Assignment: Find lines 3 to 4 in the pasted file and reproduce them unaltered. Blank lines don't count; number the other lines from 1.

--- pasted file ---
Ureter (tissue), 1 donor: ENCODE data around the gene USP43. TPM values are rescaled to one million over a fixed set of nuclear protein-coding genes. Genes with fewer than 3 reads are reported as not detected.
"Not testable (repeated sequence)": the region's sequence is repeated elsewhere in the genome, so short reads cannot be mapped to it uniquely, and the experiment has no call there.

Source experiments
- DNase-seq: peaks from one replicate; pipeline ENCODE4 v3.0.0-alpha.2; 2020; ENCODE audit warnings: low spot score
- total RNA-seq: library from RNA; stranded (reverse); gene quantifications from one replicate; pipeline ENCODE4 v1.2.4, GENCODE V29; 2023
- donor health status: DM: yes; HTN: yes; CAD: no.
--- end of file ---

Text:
Source experiments
- DNase-seq: peaks from one replicate; pipeline ENCODE4 v3.0.0-alpha.2; 2020; ENCODE audit warnings: low spot score